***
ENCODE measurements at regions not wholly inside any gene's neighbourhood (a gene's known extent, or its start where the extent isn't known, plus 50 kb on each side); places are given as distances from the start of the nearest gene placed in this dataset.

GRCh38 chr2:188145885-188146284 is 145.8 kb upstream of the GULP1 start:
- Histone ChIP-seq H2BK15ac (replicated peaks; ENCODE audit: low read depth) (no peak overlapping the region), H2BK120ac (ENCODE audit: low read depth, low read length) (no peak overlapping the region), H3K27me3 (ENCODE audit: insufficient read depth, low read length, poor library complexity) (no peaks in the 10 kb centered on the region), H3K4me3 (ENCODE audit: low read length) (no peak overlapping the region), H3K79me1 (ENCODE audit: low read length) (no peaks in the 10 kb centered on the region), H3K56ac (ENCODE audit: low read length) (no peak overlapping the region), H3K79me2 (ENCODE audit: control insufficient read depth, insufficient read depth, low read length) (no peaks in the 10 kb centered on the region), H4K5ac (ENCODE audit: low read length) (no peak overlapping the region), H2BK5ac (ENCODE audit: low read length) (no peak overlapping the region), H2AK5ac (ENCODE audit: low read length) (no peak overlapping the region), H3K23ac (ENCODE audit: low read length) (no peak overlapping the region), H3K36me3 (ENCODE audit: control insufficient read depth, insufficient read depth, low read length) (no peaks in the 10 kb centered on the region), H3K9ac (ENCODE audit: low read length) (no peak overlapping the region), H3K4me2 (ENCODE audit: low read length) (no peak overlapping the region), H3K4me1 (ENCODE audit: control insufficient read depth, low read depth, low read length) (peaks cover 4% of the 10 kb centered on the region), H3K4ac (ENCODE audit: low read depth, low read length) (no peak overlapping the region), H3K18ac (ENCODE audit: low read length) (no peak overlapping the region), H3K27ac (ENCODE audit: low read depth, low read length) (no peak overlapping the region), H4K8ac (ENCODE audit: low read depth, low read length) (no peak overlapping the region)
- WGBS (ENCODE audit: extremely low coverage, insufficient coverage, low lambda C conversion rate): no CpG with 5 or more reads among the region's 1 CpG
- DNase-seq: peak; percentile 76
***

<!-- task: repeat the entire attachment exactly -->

ENCODE measurements at regions not wholly inside any gene's neighbourhood (a gene's known extent, or its start where the extent isn't known, plus 50 kb on each side); places are given as distances from the start of the nearest gene placed in this dataset.

GRCh38 chr2:188145885-188146284 is 145.8 kb upstream of the GULP1 start:
- Histone ChIP-seq H2BK15ac (replicated peaks; ENCODE audit: low read depth) (no peak overlapping the region), H2BK120ac (ENCODE audit: low read depth, low read length) (no peak overlapping the region), H3K27me3 (ENCODE audit: insufficient read depth, low read length, poor library complexity) (no peaks in the 10 kb centered on the region), H3K4me3 (ENCODE audit: low read length) (no peak overlapping the region), H3K79me1 (ENCODE audit: low read length) (no peaks in the 10 kb centered on the region), H3K56ac (ENCODE audit: low read length) (no peak overlapping the region), H3K79me2 (ENCODE audit: control insufficient read depth, insufficient read depth, low read length) (no peaks in the 10 kb centered on the region), H4K5ac (ENCODE audit: low read length) (no peak overlapping the region), H2BK5ac (ENCODE audit: low read length) (no peak overlapping the region), H2AK5ac (ENCODE audit: low read length) (no peak overlapping the region), H3K23ac (ENCODE audit: low read length) (no peak overlapping the region), H3K36me3 (ENCODE audit: control insufficient read depth, insufficient read depth, low read length) (no peaks in the 10 kb centered on the region), H3K9ac (ENCODE audit: low read length) (no peak overlapping the region), H3K4me2 (ENCODE audit: low read length) (no peak overlapping the region), H3K4me1 (ENCODE audit: control insufficient read depth, low read depth, low read length) (peaks cover 4% of the 10 kb centered on the region), H3K4ac (ENCODE audit: low read depth, low read length) (no peak overlapping the region), H3K18ac (ENCODE audit: low read length) (no peak overlapping the region), H3K27ac (ENCODE audit: low read depth, low read length) (no peak overlapping the region), H4K8ac (ENCODE audit: low read depth, low read length) (no peak overlapping the region)
- WGBS (ENCODE audit: extremely low coverage, insufficient coverage, low lambda C conversion rate): no CpG with 5 or more reads among the region's 1 CpG
- DNase-seq: peak; percentile 76